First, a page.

Audio sources doubt .

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Audio sources doubt.....

hi all,
I dont know where to post this. sorry for that.

My doubt is that if there are 2 audio sources like one mp3 music file playing from a cd player and another speech signal coming from a radio. If I can hear both signals, what is the resultant audio signal which my ear hears. Does the mathematical operation done is addition of those signals and then hear it as a single sound or any other operation.

- Devanand T
 

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  • #2
NascentOxygen
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The ears (together with the brain) form a very sophisticated detector. You can easily separate signals based on their different originating directions, so you would be recognizing two different sources. Even were you to mix the signals so that they originated from the same location, your brain can readily separate them based on the different levels/frequency spectrum/content, etc., so again you would be hearing two different sources. (That explains why you can make out the words someone is speaking at a party, even when there are many other voices, some louder, all around.)

Maybe you could record one track of a musical hit on a CD, and another track of the same music on an mp3, and then play these synchronized and originating from the same point in a room. Then you may succeed in having the ears believe they are hearing only one source, that being the sum of those two.

The ears themselves sense the sum of the two signals; it's the brain that takes credit for performing all the complex processing, of course.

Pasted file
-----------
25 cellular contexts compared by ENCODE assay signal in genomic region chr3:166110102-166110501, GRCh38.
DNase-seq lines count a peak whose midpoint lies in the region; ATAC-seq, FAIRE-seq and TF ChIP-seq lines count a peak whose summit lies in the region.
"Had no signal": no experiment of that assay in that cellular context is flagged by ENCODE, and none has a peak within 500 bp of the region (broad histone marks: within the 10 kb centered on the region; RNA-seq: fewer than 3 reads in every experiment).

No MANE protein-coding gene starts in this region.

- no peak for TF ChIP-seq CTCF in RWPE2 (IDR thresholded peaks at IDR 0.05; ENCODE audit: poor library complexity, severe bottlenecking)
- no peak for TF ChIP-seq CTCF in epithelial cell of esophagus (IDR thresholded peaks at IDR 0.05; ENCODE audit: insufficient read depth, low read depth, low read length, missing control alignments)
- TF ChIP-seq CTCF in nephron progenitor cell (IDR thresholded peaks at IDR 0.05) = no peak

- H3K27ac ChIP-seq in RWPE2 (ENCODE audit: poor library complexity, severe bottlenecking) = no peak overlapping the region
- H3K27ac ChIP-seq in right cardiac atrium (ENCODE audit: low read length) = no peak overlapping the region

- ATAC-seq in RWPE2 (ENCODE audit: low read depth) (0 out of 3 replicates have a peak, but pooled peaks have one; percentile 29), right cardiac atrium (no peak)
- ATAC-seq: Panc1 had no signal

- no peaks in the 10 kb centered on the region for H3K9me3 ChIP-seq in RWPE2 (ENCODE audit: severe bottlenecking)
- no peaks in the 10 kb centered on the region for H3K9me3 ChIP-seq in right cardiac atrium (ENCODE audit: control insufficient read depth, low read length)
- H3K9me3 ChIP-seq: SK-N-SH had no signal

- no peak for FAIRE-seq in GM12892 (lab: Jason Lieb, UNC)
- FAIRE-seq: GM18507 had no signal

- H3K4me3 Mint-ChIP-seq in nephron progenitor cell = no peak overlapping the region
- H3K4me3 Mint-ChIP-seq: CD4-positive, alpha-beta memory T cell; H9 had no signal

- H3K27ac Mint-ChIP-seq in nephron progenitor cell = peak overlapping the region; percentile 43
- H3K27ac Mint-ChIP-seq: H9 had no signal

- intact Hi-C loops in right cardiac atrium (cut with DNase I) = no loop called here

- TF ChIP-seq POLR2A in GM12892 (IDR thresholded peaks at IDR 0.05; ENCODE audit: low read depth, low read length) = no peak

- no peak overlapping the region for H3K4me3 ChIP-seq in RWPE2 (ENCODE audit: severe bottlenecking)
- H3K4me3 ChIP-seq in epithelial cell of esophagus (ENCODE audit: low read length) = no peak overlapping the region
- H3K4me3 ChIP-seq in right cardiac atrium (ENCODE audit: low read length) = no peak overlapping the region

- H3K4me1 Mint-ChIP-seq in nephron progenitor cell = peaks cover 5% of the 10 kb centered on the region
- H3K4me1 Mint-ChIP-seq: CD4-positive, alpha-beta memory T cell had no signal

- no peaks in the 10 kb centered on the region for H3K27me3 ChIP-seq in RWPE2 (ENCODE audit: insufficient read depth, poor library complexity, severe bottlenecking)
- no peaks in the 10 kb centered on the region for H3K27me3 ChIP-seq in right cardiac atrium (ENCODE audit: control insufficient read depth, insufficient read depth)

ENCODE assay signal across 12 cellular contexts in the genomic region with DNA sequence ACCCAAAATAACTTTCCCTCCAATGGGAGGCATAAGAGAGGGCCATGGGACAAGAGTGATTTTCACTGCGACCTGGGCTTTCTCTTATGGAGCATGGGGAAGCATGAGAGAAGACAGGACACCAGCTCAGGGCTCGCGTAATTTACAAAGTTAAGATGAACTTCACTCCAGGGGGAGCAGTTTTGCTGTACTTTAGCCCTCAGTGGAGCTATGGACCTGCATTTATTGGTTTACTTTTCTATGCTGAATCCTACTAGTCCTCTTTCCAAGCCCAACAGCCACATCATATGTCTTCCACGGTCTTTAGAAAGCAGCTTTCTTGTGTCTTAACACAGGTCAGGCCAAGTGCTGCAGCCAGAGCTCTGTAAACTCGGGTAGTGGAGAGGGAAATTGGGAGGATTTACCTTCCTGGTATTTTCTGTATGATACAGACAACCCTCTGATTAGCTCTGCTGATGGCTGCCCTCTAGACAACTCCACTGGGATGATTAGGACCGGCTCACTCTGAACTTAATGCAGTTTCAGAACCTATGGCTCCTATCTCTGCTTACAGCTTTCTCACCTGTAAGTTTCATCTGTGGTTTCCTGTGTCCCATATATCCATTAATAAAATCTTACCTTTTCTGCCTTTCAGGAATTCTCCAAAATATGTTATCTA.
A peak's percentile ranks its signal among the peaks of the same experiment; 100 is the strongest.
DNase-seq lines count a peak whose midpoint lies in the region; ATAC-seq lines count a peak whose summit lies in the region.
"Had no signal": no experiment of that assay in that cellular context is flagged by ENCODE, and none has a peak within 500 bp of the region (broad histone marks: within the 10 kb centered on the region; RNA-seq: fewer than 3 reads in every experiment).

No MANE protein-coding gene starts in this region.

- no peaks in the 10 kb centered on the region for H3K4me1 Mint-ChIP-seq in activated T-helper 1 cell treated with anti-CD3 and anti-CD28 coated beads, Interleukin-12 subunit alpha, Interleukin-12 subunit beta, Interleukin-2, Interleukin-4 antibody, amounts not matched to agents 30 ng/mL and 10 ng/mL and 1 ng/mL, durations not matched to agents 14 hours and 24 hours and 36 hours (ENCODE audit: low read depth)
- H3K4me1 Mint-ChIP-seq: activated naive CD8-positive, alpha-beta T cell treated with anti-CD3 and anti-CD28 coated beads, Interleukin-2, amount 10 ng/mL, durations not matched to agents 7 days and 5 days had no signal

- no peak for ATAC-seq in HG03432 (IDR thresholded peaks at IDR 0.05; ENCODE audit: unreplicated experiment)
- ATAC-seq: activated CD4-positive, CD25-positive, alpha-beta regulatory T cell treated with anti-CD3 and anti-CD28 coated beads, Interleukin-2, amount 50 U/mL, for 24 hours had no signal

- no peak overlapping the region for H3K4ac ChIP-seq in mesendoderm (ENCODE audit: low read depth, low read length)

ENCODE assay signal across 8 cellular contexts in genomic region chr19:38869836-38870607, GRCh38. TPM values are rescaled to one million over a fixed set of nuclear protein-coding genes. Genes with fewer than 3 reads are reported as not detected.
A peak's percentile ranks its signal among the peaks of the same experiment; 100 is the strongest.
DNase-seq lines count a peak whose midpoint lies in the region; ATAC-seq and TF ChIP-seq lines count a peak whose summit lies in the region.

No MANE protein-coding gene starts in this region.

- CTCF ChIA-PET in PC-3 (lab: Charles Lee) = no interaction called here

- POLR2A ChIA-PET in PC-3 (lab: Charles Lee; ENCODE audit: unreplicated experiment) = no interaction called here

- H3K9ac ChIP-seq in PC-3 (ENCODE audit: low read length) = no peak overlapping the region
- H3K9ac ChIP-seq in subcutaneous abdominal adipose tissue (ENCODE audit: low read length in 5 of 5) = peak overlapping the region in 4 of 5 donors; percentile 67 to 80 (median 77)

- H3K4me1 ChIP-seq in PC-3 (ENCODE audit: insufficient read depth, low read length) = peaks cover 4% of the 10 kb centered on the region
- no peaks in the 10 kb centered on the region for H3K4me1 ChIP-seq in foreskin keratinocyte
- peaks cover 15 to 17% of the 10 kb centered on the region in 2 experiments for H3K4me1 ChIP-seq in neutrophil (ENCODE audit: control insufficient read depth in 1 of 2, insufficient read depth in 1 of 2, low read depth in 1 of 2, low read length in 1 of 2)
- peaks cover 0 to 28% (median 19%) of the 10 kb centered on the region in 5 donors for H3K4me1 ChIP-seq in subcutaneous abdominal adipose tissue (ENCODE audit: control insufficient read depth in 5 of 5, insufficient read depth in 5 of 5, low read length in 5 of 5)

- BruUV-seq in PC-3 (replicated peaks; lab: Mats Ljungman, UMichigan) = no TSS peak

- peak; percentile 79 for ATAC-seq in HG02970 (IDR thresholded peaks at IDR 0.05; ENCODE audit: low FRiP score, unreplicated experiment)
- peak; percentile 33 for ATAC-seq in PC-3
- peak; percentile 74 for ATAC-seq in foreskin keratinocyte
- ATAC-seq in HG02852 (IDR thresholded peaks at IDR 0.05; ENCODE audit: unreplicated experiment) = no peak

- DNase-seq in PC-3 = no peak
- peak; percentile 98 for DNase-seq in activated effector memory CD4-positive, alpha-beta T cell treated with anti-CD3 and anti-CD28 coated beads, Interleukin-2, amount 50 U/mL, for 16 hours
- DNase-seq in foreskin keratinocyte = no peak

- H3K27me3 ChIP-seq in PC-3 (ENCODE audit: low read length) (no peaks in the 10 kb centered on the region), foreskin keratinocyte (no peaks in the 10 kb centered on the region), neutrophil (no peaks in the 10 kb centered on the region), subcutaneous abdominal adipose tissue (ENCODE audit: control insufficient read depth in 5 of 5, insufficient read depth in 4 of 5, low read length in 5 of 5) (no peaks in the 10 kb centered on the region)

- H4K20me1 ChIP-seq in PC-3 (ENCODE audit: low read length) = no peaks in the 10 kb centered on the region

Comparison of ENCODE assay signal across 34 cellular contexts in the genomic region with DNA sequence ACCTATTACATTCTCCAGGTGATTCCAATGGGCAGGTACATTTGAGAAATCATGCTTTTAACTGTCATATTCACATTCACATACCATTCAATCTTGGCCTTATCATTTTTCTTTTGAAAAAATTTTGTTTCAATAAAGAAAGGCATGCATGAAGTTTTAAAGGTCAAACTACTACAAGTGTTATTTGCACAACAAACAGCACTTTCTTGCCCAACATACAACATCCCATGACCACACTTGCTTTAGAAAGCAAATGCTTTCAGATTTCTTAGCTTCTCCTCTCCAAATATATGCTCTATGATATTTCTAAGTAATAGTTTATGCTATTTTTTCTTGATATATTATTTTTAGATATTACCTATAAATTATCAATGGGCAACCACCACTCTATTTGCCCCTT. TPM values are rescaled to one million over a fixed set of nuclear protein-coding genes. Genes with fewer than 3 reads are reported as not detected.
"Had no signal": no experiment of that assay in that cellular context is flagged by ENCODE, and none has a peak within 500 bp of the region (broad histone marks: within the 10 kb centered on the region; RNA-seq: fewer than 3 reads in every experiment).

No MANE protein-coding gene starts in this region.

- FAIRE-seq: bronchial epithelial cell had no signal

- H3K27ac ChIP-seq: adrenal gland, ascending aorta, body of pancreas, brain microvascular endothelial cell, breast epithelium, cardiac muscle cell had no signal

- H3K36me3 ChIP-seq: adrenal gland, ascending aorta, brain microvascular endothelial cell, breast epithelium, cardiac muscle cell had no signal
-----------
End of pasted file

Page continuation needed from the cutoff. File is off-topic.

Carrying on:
• #3
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hi all,
I dont know where to post this. sorry for that.

My doubt is that if there are 2 audio sources like one mp3 music file playing from a cd player and another speech signal coming from a radio. If I can hear both signals, what is the resultant audio signal which my ear hears. Does the mathematical operation done is addition of those signals and then hear it as a single sound or any other operation.

- Devanand T
The sound pressure waves into your ears are a single sound, and it is the superposition (like you said, it is addition) of all of the different sounds at any instant that they are arriving at your ear. With respect to NascentOxygen's post, the superposition coming in will be dependent on the phase and amplitude of each individual sound signal, and so there is still information that lets your brain/signal processor tell the difference between the sounds.

An interesting effect of this is comb filtering, where 2 sounds can add together at your ear, and, depending on where they came from, they can interfere with each other (they are out of phase). I think audio technicians and producers can use this to optimize their recording studios.
http://en.wikipedia.org/wiki/Comb_filter

A field of signal processing takes advantage of this comb filter effect in something called the cepstrum.
 
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  • #4
dlgoff
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When you have two sine waves with frequencies that are close together, you can hear what's know as beats.

beatsmall.gif


By varying the difference between these tones, you can vary the "beat frequency". Here are some animations with sound to see how this works.

Interference beats and Tartini tones
 
  • #5
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thanks for the replies guys
 

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